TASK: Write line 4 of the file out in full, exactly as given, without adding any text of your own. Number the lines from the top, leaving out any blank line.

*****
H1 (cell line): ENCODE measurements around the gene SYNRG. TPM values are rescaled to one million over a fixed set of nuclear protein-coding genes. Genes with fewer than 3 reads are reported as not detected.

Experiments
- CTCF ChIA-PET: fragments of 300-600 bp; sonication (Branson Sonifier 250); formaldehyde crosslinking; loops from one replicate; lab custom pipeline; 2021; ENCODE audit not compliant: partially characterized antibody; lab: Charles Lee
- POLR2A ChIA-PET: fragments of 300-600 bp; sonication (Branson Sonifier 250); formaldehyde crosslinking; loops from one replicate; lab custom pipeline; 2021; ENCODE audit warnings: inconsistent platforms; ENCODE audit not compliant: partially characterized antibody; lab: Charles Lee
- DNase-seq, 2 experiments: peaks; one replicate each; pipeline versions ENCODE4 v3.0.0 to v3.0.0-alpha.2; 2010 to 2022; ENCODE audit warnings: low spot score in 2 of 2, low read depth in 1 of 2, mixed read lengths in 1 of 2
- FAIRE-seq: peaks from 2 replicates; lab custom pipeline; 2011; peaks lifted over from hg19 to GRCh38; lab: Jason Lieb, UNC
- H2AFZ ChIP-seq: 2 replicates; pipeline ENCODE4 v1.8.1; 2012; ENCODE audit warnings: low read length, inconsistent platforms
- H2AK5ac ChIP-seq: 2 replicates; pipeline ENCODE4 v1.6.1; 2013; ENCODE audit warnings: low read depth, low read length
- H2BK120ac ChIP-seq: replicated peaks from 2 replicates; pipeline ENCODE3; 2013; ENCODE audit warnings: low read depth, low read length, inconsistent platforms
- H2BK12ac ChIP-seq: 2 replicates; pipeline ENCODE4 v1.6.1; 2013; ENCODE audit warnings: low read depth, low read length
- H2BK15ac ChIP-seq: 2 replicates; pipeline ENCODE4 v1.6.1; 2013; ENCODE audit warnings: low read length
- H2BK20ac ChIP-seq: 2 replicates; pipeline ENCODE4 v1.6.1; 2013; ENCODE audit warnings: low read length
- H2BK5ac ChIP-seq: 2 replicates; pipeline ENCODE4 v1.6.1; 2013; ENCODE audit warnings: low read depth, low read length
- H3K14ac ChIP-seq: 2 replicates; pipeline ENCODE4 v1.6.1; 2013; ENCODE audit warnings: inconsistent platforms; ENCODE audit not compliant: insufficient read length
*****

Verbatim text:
- POLR2A ChIA-PET: fragments of 300-600 bp; sonication (Branson Sonifier 250); formaldehyde crosslinking; loops from one replicate; lab custom pipeline; 2021; ENCODE audit warnings: inconsistent platforms; ENCODE audit not compliant: partially characterized antibody; lab: Charles Lee